Multiple factors contribute to bone loss in inflammatory diseases such as rheumatoid arthritis (RA), but circulating inflammatory factors and immobilization play a crucial role. Mechanical loading prevents bone loss in the general population, but the effects of mechanical loading in patients with RA are less clear. Therefore, we aimed to investigate whether mechanical stimuli reverse the stimulatory effect of RA serum on osteocyte-to-osteoclast communication. Human primary osteocytes were pretreated with 10 % RA serum or healthy control serum for 7 days, followed by 1 h ± mechanical loading by pulsating fluid flow (PFF). Nitric oxide (NO) and prostaglandin E2 were measured in the medium. Receptor activator of nuclear factor-kappaB ligand (RANKL), osteoprotegerin (OPG), interleukin-6 (IL-6), cyclooxygenase-2 (COX2), matrix-extracellular phosphoglycoprotein (MEPE), cysteine-rich protein 61 (CYR61), and SOST gene expression was quantified by qPCR. Osteoclast precursors were cultured with PFF-conditioned medium (PFF-CM) or static-conditioned medium (stat-CM), and osteoclast formation was assessed. RA serum alone did not affect IL-6, CYR61, COX2, MEPE, or SOST gene expression in osteocytes. However, RA serum enhanced the RANKL/OPG expression ratio by 3.4-fold, while PFF nullified this effect. PFF enhanced NO production to the same extent in control serum (2.6–3.5-fold) and RA serum-pretreated (2.7–3.6-fold) osteocytes. Stat-CM from RA serum-pretreated osteocytes enhanced osteoclastogenesis compared with stat-CM from control serum-pretreated osteocytes, while PFF nullified this effect. In conclusion, RA serum, containing inflammatory factors, did not alter the intrinsic capacity of osteocytes to sense mechanical stimuli, but upregulated osteocyte-to-osteoclast communication. Mechanical loading nullified this upregulation, suggesting that mechanical stimuli could contribute to the prevention of osteoporosis in inflammatory disease.
Rheumatoid arthritis; Generalized osteoporosis; Inflammatory cytokines; Pulsating fluid flow; Osteoclastogenesis
To successfully implement tissue-engineered (TE) constructs as part of a clinical therapy, it is necessary to develop quality control tools that will ensure accurate and consistent TE construct release specifications. Hence, advanced methods to monitor TE construct properties need to be further developed. In this study, we showed proof of concept for contrast-enhanced nanofocus computed tomography (CE-nano-CT) as a whole-construct imaging technique with a noninvasive potential that enables three-dimensional (3D) visualization and quantification of in vitro engineered extracellular matrix (ECM) in TE constructs. In particular, we performed a 3D qualitative and quantitative structural and spatial assessment of the in vitro engineered ECM, formed during static and perfusion bioreactor cell culture in 3D TE scaffolds, using two contrast agents, namely, Hexabrix® and phosphotungstic acid (PTA). To evaluate the potential of CE-nano-CT, a comparison was made to standardly used techniques such as Live/Dead viability/cytotoxicity, Picrosirius Red staining, and to net dry weight measurements of the TE constructs. When using Hexabrix as the contrast agent, the ECM volume fitted linearly with the net dry ECM weight independent from the flow rate used, thus suggesting that it stains most of the ECM. When using PTA as the contrast agent, comparing to net weight measurements showed that PTA only stains a part of the ECM. This was attributed to the binding specificity of this contrast agent. In addition, the PTA-stained CE-nano-CT data showed pronounced distinction between flow conditions when compared to Hexabrix, indicating culture-specific structural ECM differences. This novel type of information can contribute to optimize bioreactor culture conditions and potentially critical quality characteristics of TE constructs such as ECM quantity and homogeneity, facilitating the gradual transformation of TE constructs in well-characterized TE products.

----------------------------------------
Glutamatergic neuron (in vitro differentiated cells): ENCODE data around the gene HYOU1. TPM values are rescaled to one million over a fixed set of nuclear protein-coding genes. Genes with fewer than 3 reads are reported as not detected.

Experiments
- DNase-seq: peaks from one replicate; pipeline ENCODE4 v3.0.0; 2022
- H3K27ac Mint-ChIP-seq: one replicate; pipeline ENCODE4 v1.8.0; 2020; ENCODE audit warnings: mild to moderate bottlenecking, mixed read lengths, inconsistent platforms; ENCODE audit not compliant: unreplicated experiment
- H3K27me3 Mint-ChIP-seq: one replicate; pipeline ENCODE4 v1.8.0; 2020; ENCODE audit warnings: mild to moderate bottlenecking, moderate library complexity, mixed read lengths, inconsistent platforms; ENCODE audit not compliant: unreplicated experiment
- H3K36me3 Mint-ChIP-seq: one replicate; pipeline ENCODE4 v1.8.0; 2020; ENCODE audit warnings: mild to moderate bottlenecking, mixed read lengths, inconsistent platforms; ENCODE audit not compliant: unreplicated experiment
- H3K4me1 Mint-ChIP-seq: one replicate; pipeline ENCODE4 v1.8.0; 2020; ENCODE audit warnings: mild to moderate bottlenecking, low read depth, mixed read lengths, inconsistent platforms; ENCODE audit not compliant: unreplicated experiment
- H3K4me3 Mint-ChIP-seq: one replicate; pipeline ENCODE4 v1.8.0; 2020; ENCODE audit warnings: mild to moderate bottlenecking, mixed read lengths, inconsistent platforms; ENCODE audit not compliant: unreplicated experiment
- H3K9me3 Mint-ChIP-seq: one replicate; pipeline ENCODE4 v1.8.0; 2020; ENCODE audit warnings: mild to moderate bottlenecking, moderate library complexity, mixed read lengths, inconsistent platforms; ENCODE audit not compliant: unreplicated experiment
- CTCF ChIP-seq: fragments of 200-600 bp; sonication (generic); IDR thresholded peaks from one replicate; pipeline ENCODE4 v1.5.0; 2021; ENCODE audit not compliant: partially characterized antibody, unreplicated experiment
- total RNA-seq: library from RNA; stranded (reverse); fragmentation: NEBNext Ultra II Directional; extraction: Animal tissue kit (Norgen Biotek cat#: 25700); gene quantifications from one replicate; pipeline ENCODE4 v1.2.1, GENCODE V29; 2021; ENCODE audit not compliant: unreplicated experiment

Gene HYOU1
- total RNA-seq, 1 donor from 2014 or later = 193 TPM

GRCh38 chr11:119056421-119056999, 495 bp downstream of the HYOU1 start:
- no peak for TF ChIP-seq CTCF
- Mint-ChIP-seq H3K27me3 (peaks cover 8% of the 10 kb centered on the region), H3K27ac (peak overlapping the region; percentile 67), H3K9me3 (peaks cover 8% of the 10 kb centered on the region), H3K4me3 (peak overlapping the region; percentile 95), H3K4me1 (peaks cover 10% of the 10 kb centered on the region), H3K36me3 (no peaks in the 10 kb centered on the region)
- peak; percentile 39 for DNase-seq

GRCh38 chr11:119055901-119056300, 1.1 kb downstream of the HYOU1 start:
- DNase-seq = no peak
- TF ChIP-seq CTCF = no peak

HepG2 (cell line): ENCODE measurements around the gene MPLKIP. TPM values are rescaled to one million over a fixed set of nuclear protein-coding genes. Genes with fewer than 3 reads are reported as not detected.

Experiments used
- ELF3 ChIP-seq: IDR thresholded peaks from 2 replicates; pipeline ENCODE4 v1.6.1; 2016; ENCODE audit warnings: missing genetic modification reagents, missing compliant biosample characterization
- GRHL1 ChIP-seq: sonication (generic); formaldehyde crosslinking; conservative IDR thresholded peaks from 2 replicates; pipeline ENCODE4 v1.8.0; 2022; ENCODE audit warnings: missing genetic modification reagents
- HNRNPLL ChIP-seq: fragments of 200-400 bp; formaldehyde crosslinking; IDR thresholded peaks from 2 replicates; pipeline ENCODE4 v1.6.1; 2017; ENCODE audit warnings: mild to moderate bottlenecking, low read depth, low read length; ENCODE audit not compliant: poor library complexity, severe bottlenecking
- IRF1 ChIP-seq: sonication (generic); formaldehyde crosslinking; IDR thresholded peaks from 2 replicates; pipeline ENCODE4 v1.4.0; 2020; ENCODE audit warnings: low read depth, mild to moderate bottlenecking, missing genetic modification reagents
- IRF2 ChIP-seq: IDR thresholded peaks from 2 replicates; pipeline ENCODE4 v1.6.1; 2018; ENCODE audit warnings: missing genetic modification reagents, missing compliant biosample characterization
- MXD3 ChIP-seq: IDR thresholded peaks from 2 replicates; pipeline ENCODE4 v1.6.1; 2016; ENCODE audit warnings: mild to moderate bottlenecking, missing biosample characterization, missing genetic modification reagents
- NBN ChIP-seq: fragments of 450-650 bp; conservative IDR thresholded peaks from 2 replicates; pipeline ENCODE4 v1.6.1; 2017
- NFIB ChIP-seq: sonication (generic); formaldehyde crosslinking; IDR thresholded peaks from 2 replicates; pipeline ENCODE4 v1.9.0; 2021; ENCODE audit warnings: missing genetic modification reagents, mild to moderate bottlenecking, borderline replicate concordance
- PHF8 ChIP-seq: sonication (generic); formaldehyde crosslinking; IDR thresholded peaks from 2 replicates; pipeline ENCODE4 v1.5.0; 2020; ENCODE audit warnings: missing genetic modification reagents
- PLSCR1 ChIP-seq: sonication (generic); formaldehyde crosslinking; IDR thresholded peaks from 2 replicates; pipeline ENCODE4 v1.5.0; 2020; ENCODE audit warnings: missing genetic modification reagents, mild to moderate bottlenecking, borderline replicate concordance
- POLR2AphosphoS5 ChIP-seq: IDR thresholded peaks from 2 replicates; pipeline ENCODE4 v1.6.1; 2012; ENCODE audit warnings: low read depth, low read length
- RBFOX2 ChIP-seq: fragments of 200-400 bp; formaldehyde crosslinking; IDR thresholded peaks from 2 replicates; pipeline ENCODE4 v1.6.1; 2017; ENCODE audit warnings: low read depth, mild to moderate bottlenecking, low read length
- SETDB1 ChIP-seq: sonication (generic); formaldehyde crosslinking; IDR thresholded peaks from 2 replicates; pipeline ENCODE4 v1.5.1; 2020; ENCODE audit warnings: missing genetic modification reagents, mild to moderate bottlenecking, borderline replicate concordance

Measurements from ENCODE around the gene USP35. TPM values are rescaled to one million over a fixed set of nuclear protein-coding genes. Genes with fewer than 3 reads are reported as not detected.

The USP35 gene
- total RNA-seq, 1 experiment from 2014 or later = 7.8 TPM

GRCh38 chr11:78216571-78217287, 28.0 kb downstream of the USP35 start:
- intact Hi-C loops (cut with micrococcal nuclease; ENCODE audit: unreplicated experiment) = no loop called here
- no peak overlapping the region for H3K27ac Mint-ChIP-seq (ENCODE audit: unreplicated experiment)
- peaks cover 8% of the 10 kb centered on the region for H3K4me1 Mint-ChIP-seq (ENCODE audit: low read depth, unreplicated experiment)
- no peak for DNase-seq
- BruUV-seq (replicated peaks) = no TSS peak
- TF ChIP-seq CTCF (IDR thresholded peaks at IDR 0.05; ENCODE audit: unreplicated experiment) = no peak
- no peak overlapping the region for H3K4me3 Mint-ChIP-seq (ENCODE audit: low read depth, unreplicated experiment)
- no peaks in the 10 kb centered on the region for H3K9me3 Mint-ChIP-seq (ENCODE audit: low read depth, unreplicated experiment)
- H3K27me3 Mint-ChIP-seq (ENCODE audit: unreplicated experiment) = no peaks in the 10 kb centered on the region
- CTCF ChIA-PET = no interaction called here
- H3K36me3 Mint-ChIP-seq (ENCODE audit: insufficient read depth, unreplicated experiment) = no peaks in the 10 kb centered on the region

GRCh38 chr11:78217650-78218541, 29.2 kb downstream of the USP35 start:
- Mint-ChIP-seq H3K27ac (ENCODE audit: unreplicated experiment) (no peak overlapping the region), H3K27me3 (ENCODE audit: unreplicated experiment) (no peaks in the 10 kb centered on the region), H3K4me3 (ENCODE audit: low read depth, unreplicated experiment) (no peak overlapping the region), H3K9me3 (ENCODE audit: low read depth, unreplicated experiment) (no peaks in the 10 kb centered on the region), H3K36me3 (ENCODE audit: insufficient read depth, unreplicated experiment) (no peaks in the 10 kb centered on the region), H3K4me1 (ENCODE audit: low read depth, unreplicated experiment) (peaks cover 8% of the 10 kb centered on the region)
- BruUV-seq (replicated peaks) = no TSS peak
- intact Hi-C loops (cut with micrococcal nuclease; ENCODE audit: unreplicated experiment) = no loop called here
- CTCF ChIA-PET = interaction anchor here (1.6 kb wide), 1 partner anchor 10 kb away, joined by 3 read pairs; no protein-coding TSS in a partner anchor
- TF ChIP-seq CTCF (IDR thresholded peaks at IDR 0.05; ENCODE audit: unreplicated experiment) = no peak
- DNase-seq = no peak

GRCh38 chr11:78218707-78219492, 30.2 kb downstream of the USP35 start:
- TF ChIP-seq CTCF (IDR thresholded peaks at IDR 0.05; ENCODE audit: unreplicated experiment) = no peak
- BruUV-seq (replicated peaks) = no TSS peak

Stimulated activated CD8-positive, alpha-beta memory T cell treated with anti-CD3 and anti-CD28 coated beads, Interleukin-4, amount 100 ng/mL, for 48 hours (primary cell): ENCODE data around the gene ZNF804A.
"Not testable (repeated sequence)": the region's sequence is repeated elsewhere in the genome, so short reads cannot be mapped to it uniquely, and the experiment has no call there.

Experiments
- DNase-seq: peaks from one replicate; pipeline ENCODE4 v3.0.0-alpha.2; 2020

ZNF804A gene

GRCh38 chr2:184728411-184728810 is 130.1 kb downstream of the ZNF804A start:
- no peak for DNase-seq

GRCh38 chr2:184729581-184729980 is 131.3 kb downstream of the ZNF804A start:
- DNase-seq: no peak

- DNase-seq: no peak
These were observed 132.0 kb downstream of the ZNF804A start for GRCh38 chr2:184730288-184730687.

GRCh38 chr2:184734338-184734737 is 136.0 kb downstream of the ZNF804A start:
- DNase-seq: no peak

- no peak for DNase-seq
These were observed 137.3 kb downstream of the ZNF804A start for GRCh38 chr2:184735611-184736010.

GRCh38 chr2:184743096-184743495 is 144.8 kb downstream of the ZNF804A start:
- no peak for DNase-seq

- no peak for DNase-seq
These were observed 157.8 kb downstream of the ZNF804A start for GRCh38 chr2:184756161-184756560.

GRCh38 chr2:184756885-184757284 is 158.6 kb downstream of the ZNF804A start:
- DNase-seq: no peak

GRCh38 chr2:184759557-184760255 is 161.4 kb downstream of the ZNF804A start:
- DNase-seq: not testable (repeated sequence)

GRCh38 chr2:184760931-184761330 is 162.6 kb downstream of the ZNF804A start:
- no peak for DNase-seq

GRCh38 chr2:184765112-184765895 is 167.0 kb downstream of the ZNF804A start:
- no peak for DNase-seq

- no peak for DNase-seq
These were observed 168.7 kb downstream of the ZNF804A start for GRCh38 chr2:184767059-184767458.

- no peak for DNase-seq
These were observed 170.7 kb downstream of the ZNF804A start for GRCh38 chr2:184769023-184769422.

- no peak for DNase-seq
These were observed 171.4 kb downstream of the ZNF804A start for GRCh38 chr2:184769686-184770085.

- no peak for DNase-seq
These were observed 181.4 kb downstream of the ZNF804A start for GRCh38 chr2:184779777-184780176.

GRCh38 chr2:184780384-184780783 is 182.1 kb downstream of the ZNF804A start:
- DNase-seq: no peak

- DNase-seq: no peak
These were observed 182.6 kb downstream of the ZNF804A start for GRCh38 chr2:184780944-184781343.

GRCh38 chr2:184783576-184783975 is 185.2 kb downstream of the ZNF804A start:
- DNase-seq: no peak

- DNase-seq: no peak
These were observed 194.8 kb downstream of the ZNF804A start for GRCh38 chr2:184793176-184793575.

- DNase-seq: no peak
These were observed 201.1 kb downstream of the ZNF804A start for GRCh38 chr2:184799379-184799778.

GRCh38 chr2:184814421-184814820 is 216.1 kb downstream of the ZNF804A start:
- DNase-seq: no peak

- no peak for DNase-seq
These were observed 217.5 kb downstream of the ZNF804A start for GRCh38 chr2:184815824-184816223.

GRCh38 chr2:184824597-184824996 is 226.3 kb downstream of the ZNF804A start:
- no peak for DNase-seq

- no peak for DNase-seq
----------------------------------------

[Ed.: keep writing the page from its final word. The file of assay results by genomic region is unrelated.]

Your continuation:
Osteoarthritis is a chronic degenerative disorder of the joint and represents one of the most common diseases worldwide. Its prevalence and severity are increasing owing to aging of the population, but treatment options remain largely limited to painkillers and anti-inflammatory drugs, which only provide symptomatic relief. In the late stages of the disease, surgical interventions are often necessary to partially restore joint function. Although the focus of osteoarthritis research has been originally on the articular cartilage, novel findings are now pointing to osteoarthritis as a disease of the whole joint, in which failure of different joint components can occur. In this Review, we summarize recent progress in the field, including data from novel ‘omics’ technologies and from a number of preclinical and clinical trials. We describe different in vitro and in vivo systems that can be used to study molecules, pathways and cells that are involved in osteoarthritis. We illustrate that a comprehensive and multisystem approach is necessary to understand the complexity and heterogeneity of the disease and to better guide the development of novel therapeutic strategies for osteoarthritis.
Osteoarthritis; Cartilage; Bone; Animal models